Students read an explanation of the operation of an operational amplifier that functions as a comparator.
In this animated object, learners examine the fundamental operation of a noninverting operational amplifier. A brief quiz completes the activity.
Students are introduced to the non-inverting amplifier configuration. The formulas for closed loop gain and bandwidth are shown, and an example is given.
Students read an introduction to the transconductance amplifier. They also view formulas for voltage-to-current conversion, closed-loop input, and output impedance. An example of how R1 controls the conversion factor is given.
The inverting amplifier configuration is presented. The closed loop voltage gain and the closed loop bandwidth formulas are explained, along with the concept of negative feedback.
You'll practice calculating inverting amplifier gain and output voltage.
In this animated object, learners examine the operation of a summing operational amplifier through formulas, tables, and animated illustrations. A brief quiz completes the activity.
Students read an explanation of the summing amplifier and the formulas for closed-loop gain. An example is given.
Students read about the characteristics of the ideal operational amplifier and compare them with the industry standard LM741C.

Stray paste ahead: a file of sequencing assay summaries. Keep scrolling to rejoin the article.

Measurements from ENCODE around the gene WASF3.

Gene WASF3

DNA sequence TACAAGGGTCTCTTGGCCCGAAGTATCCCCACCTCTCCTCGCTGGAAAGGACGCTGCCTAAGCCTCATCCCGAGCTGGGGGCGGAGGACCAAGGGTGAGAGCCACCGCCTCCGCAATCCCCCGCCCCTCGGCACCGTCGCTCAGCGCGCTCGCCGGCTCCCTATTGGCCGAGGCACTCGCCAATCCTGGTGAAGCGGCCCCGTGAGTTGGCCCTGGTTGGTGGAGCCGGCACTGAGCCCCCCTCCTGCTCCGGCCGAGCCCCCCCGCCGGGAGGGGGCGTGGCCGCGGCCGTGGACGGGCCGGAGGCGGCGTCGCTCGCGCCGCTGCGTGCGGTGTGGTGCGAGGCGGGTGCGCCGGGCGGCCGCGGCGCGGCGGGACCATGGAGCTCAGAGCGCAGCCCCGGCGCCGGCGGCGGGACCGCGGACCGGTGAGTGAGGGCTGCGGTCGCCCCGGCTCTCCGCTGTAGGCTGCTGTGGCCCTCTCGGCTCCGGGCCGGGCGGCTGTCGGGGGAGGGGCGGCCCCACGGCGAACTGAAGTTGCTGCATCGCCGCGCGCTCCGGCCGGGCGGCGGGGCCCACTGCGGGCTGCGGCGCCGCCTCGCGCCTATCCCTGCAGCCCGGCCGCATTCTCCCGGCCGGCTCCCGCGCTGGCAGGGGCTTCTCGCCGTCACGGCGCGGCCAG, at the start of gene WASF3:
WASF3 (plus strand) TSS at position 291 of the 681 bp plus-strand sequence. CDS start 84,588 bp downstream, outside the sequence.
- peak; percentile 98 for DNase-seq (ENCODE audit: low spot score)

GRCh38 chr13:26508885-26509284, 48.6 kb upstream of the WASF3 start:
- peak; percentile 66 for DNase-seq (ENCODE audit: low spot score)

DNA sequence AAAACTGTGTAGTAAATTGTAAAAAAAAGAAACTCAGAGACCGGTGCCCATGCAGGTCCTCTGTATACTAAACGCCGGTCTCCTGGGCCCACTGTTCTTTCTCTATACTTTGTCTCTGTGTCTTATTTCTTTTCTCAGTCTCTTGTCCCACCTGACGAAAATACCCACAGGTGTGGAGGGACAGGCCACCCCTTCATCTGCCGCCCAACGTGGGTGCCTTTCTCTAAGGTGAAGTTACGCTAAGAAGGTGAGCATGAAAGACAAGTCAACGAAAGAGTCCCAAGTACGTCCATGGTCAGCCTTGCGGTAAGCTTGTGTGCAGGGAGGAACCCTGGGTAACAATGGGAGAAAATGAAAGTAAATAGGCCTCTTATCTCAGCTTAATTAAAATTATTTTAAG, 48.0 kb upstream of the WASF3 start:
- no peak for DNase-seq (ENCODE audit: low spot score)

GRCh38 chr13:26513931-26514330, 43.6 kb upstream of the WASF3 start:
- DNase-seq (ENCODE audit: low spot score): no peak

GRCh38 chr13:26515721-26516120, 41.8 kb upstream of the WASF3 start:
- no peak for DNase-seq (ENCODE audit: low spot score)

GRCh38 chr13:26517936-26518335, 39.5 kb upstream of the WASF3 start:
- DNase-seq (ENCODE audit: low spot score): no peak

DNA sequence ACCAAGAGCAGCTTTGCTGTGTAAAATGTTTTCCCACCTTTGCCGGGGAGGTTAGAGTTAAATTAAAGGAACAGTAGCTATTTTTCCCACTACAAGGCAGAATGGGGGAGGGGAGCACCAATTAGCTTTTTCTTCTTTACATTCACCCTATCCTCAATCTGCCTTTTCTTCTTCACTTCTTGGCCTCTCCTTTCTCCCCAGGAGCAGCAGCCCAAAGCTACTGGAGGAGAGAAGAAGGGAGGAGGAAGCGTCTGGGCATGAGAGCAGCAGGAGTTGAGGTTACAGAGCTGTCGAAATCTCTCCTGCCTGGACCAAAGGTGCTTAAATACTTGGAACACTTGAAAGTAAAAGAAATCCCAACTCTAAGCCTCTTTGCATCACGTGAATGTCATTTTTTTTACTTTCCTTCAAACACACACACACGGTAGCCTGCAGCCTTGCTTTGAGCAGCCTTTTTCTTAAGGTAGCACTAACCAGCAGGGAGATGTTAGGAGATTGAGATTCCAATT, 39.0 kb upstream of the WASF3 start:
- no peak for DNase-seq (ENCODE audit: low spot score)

In this animated object, learners see how a time proportioning operational amplifier varies an average DC voltage. A brief quiz completes the activity.
Learners examine the fundamental operation of a difference operational amplifier. A brief quiz completes the activity.
In this interactive object, learners examine the operation of an inverting operational amplifier through formulas, tables, and animated illustrations. A brief quiz completes the activity.
In this animated object, learners examine the circuit configuration and operation of a differentiator operational amplifier. A brief quiz completes the activity.
The current-to-voltage conversion of the transresistance amplifier is examined. The formulas for output voltage and impedance are defined and an example ties the concepts together.
Learners examine the operation of a proportional control amplifier and the two ways that it is programmed using proportional gain or proportional band. A brief quiz completes the activity.
This learning object is designed to assist students in understanding and interpreting collision evidence found in automotive lamps. In particular, the concepts of Hot Shock, Cold Shock, Hot Break, and Cold Break will be visually addressed.
You'll practice calculating circuit gain and output voltage for the non-inverting amplifier.
In this interactive object, learners read about sampling plans and practice using a sampling table.
Students answer 10 questions in a sample exam. This exercise covers number systems, number conversion, logic gates, and combinational design. Feedback is provided.
In this animated activity, learners view the seven steps that are used to calculate voltage and current values throughout a common-emitter transistor amplifier.